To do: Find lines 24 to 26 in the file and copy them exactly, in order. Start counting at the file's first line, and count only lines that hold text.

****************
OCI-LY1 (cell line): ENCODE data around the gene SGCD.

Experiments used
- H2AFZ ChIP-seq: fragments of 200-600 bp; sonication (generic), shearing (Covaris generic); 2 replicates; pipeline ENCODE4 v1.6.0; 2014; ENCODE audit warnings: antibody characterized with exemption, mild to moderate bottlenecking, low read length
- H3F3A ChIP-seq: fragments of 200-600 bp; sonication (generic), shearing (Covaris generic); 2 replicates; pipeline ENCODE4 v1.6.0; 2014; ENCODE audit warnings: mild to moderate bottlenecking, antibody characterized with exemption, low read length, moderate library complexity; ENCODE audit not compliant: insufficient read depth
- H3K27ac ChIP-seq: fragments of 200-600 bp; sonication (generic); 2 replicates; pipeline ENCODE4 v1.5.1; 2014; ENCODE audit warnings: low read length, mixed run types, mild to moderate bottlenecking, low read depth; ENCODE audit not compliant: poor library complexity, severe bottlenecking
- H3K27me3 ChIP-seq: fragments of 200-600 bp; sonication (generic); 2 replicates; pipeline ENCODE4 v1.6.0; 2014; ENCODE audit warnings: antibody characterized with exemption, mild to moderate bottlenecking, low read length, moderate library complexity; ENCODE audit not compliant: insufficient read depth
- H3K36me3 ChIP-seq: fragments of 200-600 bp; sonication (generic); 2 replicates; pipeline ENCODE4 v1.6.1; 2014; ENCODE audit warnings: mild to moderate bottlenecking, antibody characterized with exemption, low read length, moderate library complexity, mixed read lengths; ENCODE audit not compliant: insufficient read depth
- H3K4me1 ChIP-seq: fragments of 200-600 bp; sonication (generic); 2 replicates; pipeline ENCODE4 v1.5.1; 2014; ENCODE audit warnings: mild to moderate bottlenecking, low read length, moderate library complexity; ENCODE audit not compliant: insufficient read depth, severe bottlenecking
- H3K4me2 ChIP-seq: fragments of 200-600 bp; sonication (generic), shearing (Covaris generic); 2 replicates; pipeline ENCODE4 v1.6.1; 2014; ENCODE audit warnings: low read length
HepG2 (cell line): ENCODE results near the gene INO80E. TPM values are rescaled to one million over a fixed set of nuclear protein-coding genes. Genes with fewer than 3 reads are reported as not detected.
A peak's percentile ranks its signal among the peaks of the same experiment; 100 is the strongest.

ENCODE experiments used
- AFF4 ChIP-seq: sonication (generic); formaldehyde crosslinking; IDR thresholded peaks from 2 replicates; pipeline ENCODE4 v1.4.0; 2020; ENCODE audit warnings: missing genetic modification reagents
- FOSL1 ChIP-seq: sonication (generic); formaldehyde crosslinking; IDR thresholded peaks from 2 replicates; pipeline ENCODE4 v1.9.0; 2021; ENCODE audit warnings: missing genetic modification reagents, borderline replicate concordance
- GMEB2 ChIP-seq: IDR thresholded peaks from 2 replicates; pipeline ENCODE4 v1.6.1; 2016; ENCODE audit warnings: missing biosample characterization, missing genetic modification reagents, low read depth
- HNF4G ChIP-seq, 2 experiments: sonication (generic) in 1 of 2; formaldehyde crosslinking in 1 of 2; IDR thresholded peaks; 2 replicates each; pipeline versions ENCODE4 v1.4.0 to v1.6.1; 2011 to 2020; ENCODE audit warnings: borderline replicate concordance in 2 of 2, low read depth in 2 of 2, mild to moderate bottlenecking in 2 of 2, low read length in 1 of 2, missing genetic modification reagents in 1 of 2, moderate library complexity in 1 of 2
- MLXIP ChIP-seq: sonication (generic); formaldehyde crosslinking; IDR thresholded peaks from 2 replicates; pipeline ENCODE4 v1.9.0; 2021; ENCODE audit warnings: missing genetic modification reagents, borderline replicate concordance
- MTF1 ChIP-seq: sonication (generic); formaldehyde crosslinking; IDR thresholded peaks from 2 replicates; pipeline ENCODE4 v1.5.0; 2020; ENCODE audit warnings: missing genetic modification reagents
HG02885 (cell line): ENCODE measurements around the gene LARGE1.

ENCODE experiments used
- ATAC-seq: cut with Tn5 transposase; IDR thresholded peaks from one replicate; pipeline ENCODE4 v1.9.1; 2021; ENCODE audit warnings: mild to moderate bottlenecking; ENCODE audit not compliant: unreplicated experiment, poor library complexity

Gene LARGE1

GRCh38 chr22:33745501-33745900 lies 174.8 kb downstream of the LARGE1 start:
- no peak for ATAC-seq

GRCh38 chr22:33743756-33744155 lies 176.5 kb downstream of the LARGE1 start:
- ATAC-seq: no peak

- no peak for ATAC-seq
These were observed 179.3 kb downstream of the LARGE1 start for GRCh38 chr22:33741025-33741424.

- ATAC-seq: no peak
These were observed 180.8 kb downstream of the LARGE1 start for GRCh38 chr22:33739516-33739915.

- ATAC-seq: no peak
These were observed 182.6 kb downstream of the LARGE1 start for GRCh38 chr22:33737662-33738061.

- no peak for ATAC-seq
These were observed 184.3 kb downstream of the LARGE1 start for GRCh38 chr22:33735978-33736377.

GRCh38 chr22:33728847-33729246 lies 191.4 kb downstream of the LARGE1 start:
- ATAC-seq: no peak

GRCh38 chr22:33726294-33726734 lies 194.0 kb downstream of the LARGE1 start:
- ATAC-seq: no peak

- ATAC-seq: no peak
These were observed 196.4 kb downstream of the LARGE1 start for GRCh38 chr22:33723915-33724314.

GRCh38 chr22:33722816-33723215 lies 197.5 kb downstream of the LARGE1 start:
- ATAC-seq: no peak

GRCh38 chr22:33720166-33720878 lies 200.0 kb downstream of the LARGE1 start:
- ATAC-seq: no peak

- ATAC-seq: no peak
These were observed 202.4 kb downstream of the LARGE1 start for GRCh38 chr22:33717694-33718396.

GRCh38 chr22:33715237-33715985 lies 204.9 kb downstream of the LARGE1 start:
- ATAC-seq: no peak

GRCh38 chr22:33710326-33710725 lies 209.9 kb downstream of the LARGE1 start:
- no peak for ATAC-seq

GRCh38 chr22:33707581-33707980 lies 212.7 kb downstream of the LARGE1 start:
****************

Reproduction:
- no peak for ATAC-seq

GRCh38 chr22:33743756-33744155 lies 176.5 kb downstream of the LARGE1 start:
- ATAC-seq: no peak